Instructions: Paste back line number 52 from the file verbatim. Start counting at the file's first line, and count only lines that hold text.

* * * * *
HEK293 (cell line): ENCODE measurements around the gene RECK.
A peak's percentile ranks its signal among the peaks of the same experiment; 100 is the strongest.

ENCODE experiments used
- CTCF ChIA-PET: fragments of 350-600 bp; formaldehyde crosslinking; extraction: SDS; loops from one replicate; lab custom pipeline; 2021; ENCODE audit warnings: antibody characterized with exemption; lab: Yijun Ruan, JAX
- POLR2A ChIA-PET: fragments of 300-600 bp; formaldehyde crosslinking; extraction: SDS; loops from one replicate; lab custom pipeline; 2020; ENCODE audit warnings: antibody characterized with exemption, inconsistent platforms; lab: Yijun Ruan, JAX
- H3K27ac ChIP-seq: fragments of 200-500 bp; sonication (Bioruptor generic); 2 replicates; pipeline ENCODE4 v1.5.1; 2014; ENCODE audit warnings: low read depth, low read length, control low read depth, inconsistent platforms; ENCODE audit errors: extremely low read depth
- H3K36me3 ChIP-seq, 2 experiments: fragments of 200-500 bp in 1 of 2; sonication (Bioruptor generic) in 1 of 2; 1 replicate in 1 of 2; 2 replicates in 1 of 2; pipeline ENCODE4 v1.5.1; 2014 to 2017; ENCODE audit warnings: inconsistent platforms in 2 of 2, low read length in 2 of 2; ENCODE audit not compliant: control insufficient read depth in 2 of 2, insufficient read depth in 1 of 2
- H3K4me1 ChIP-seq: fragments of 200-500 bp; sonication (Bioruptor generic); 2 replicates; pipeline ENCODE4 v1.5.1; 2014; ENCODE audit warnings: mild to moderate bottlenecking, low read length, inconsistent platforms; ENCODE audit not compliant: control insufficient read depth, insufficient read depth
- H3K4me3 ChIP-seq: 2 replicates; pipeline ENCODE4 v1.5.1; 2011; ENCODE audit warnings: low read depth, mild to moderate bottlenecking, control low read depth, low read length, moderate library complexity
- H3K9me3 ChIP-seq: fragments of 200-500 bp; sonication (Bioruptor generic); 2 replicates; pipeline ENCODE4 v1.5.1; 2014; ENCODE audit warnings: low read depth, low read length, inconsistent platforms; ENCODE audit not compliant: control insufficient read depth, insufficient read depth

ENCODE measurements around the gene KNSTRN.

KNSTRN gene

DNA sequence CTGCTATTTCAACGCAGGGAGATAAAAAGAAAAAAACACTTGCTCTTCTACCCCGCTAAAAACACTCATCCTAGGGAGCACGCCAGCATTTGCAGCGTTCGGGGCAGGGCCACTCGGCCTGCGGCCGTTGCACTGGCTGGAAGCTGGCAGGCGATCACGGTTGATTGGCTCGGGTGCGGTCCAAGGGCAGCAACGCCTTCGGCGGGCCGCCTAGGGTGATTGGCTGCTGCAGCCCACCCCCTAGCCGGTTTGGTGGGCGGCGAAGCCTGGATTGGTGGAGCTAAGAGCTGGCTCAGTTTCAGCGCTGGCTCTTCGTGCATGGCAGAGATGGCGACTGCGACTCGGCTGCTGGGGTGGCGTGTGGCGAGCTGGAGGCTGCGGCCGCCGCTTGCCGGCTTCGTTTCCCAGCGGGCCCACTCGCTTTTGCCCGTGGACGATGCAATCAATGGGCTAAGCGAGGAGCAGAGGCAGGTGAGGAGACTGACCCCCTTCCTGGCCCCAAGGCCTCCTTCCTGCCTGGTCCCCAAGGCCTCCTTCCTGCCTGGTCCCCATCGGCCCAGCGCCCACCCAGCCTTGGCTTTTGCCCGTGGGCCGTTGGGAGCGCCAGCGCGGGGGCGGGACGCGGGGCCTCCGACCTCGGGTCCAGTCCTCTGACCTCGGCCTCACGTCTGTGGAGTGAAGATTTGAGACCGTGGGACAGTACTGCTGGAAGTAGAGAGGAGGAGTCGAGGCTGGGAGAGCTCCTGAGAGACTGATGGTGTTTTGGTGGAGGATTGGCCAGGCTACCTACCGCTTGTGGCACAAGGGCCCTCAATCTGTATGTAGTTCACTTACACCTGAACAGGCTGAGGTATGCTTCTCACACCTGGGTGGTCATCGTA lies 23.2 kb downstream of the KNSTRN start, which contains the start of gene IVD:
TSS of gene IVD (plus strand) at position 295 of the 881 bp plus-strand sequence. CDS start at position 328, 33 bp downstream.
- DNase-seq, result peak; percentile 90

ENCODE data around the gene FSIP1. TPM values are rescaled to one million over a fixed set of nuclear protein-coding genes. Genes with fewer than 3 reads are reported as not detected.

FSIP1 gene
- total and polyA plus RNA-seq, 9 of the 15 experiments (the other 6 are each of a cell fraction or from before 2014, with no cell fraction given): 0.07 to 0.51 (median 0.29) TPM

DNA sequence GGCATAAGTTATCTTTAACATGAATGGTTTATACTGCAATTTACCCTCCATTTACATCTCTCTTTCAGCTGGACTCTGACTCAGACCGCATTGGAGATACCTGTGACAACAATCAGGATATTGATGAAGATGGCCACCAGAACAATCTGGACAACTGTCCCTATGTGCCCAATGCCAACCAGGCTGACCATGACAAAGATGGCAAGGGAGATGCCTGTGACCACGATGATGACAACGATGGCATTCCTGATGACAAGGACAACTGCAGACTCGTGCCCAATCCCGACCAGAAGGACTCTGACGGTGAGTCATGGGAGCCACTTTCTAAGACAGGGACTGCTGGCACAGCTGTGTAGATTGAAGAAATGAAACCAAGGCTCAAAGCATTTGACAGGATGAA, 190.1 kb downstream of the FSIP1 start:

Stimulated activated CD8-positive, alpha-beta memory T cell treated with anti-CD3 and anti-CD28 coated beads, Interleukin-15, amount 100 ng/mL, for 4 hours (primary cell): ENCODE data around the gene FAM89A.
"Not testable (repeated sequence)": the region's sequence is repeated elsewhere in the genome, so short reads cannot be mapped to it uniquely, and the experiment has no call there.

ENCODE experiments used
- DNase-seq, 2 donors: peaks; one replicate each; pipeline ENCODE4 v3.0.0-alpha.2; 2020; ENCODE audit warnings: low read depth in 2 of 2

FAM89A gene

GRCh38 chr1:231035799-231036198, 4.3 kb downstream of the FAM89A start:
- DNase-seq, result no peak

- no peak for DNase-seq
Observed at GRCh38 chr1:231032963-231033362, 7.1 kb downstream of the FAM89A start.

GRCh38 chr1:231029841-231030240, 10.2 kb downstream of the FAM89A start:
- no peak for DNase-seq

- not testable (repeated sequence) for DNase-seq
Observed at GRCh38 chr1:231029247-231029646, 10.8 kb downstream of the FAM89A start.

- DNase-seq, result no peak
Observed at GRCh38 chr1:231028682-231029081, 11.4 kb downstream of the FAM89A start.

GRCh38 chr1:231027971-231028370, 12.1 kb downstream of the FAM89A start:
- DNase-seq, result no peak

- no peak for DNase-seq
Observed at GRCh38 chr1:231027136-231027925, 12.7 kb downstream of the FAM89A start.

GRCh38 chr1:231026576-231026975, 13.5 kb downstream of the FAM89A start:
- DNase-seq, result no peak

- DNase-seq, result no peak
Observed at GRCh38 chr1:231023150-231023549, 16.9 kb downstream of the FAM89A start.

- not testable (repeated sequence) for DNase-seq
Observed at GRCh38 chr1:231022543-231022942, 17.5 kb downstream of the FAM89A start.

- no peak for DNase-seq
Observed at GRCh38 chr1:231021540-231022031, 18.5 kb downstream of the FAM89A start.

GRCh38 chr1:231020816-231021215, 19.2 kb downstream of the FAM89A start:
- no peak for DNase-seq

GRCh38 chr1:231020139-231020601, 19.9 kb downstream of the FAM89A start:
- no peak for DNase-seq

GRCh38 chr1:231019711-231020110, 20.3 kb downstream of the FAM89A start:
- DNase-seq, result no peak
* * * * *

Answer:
- DNase-seq, result no peak